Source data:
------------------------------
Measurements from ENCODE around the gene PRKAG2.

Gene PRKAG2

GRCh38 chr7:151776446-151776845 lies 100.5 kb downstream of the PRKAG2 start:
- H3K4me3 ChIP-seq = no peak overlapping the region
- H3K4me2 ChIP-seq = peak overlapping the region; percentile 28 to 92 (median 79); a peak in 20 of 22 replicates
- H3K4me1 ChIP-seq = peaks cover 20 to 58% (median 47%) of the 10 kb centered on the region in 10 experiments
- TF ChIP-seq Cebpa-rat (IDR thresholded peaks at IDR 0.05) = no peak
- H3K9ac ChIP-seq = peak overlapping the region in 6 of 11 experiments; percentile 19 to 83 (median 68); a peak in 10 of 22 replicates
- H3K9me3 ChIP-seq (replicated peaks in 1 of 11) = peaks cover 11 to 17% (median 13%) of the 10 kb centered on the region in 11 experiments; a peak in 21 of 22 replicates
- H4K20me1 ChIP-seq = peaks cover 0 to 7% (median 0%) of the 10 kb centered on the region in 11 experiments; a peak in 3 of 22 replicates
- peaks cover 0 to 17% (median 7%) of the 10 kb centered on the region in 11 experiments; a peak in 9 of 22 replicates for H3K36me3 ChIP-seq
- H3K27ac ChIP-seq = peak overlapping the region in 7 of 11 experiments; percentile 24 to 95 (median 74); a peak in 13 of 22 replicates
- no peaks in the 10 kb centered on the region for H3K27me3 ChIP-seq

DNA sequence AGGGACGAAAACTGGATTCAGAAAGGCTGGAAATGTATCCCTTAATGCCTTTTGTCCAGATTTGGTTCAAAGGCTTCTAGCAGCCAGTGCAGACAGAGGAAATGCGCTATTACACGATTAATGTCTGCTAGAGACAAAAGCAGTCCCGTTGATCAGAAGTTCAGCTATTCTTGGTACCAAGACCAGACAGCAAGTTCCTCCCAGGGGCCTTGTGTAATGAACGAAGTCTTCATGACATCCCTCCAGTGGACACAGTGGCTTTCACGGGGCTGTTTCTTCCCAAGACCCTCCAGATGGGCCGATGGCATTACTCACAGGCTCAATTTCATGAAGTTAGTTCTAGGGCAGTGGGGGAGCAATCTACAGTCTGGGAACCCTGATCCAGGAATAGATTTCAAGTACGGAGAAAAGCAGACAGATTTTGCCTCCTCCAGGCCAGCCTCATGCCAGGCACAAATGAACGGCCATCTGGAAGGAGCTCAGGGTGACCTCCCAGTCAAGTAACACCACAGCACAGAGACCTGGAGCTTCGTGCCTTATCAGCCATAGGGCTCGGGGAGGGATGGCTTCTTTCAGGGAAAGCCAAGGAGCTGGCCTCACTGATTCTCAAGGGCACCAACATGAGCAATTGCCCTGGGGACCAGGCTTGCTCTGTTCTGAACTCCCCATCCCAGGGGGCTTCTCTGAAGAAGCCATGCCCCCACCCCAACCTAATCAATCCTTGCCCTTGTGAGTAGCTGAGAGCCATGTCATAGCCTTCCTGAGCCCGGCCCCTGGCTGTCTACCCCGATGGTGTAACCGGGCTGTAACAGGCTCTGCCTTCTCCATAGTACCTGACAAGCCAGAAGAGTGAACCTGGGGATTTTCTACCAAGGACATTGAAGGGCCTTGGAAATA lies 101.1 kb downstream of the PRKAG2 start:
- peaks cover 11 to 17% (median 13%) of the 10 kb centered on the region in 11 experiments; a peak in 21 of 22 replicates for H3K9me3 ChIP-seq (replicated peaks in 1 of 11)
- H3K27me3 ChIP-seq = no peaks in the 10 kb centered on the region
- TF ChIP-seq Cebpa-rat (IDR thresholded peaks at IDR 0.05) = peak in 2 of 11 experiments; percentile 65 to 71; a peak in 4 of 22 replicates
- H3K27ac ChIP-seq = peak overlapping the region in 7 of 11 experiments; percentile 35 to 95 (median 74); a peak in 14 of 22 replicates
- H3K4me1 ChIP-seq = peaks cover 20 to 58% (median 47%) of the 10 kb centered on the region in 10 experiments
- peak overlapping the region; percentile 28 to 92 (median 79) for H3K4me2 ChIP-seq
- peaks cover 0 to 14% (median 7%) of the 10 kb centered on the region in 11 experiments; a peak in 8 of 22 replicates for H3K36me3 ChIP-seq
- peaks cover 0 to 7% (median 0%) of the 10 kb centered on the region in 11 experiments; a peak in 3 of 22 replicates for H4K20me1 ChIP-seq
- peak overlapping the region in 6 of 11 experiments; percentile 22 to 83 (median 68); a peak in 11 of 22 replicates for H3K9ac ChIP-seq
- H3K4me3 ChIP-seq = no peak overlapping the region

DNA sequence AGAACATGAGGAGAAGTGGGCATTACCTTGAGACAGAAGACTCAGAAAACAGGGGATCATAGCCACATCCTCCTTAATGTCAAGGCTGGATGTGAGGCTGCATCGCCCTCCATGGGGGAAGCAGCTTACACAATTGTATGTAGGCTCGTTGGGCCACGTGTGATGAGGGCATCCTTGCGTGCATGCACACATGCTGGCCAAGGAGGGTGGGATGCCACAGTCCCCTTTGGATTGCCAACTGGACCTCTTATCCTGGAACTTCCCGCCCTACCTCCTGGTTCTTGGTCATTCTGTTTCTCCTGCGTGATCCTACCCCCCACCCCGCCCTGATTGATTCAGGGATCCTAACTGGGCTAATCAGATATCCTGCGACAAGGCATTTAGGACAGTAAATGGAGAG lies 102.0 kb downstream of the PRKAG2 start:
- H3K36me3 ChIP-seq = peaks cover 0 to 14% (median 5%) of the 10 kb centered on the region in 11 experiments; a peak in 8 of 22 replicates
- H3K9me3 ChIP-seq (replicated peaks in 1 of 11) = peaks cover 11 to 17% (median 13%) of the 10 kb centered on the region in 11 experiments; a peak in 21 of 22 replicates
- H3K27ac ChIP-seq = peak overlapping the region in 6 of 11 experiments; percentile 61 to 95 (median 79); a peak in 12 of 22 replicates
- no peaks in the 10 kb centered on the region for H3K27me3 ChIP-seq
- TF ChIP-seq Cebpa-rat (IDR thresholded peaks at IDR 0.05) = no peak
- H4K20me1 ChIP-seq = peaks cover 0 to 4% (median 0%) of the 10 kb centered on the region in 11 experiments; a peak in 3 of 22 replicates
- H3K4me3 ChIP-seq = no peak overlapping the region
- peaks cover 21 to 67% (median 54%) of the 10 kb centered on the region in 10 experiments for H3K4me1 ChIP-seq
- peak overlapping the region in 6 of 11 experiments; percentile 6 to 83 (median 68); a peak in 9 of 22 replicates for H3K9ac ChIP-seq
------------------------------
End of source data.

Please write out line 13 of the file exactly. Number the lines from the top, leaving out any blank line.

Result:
- no peaks in the 10 kb centered on the region for H3K27me3 ChIP-seq